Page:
It was evidently clear on Sunday that the overwhelming majority of Leeds United supporters had made their minds up. Chants of “time to go Warnock” could be heard on numerous occasions from the 6,000 strong traveling fans who had made the short journey over the Pennines to witness as one sided an FA Cup tie as you can imagine.
Of course, the pessimistic attitude aimed towards Neil Warnock hasn’t arisen directly from the lacklustre defeat at the home of the champions of England, this was largely to be expected. Rather, it was the accumulation of several below par performances in the past months and such an inept display at Man City was, for many, the final straw. Warnock has been fighting an increasingly difficult battle in recent weeks as discontent has continued to grow, with another season looking set to pass Leeds by.
The first rumblings of anti-Warnock chants began in a shambolic defeat at Barnsley last month, and each passing week has seen the chorus of disapproval grow steadily louder. A combination of poor results and poor performances has seen opinion swing so drastically against Warnock that it now seems that he is at point of no return.
Neil Warnock has always stated that his tenure at Leeds depends upon two factors. Firstly, he would only stay as long as the Leeds fans were in full support of him, and secondly, he would only stay as long as Leeds had a genuine shot at promotion. Neither are now applicable. The latter is virtually a guarantee to end in failure and the former can, at best, be described as a fractured relationship. With this in mind, the end is surely now in sight for Warnock at Leeds, and his post match interview on Sunday indicated as much.
With Leeds nine points off the play off places and seven above the relegation zone, the Whites are firmly entrenched in mid table no man’s land, not what Warnock envisaged when he embarked upon his self quoted last great challenge. Throw in the fact that Leeds’ cup exploits are over for another season, and now seems as good a time as any to make the inevitable managerial change. Warnock has already admitted that he won’t be at Leeds in the Championship next season, so why not make the alteration now and give the next manager a free period of time to assess the squad in time for the next campaign?
Who that next manager will be is anyone’s guess, but a name being touted around is Nigel Adkins, who was disgracefully sacked from Southampton last month. The appeal of Adkins is obvious. His time at Southampton was an unrivalled success, gaining successive promotions and then achieving a respectable league position in the top flight before his dismissal. With that kind of record, there is little doubt as to why he will be a much sought after manager in the coming months.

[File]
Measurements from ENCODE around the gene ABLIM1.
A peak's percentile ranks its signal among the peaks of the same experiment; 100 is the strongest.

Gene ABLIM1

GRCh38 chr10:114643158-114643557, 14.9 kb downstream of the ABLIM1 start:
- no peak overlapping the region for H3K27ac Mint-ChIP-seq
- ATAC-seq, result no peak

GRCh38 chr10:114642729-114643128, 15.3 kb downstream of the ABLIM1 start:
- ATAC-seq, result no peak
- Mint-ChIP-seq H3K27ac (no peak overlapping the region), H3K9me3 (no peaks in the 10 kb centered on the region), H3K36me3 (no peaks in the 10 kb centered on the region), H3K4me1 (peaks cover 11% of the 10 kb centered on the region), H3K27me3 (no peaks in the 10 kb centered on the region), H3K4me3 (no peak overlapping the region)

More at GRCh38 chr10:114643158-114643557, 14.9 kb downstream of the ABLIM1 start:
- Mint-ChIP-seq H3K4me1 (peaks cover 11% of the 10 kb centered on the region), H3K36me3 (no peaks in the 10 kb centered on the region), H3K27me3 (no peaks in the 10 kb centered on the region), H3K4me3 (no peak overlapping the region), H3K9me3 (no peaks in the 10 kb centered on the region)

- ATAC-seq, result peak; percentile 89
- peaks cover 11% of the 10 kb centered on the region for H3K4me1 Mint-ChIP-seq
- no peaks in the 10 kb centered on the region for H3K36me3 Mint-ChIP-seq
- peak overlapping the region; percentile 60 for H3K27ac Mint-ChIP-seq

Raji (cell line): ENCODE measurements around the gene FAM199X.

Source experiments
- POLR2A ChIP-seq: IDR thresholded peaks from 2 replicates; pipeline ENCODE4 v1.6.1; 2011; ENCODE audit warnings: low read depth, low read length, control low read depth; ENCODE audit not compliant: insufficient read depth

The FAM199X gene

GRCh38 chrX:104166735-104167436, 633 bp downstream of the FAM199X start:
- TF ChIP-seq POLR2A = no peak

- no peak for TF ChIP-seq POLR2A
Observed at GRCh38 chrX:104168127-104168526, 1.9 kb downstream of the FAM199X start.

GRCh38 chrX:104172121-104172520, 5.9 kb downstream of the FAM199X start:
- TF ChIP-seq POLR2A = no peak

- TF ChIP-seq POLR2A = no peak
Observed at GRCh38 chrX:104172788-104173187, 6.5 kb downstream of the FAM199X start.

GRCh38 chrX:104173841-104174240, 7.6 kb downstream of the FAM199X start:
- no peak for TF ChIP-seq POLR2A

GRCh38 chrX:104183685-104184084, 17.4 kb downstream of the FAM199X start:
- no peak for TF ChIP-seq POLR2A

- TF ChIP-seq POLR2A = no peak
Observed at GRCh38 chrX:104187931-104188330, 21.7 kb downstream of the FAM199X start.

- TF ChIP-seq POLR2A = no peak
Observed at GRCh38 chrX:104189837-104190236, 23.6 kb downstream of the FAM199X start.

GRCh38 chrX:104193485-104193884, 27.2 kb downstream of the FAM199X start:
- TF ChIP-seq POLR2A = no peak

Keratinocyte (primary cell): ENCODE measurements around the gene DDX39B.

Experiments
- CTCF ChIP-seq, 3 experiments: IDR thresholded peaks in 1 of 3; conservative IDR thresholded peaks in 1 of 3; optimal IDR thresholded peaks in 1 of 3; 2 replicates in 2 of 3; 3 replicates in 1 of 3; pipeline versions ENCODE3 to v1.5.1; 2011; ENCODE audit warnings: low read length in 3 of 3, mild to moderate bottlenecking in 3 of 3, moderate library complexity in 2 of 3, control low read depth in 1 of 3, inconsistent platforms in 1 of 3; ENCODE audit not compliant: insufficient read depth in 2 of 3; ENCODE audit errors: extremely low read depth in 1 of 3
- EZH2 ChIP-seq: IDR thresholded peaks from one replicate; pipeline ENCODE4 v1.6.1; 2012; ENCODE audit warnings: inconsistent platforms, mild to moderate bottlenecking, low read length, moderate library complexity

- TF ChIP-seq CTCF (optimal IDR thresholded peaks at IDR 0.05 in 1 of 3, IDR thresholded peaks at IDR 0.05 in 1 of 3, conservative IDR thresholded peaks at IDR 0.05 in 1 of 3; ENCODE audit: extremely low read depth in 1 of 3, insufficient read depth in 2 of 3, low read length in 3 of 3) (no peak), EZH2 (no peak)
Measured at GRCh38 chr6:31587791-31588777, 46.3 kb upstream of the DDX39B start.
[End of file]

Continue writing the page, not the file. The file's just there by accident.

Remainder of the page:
The appeal of Leeds is becoming increasingly less obvious. Boardroom uncertainty, lack of financial prowess and a decade of absence from the Premier League means a club that were once arguably England’s most prestigious are now in danger of becoming your regular second tier side, raising the question as to why a manager of Adkins’ calibre would wish to accept such a risky job. But the prospect of being the man to take Leeds back to the promise land, a land the club feel they belong, is, nevertheless, still an enthralling challenge, a challenge Adkins may wish to accept.
He would be welcomed by the Leeds faithful who, upon hearing the rumours linking him with the soon to be vacant position, chanted his name on Sunday, leaving no doubt as to where their opinions lie. But whoever arrives will be fully aware of the daunting nature of the job and the long list of those who have failed to live up to expectations that inevitably come with the position in the past.
It would be harsh to blame this seasons failings solely at the feet of Warnock. The background uncertainty has certainly not helped matters, nor too has the departure of Robert Snodgrass in August, a player Leeds have never adequately replaced, and these factors have made his job a whole lot tougher than it ought to have been. But several of his decisions haven’t aided his cause, and the net result of Warnock’s tenure at Leeds is a squad filled with very average players containing barely an ounce of quality between them, and for this, Warnock has to accept his proportion of the blame. Granted, he hasn’t been as financially backed as he should have been, but he has spent more than his predecessors without the required outcome.
When Warnock does eventually head back down South to his native Cornwall, his time at Leeds will be viewed as a disappointment, one which never lived up to the early hype and expectation. His initial appointment was greeted with positivity, but his departure will barely be met by protests. And that is a shame, because, as Sunday testified, Leeds United have one of the most passionate and vociferous set of supporters in the country, and they deserve better.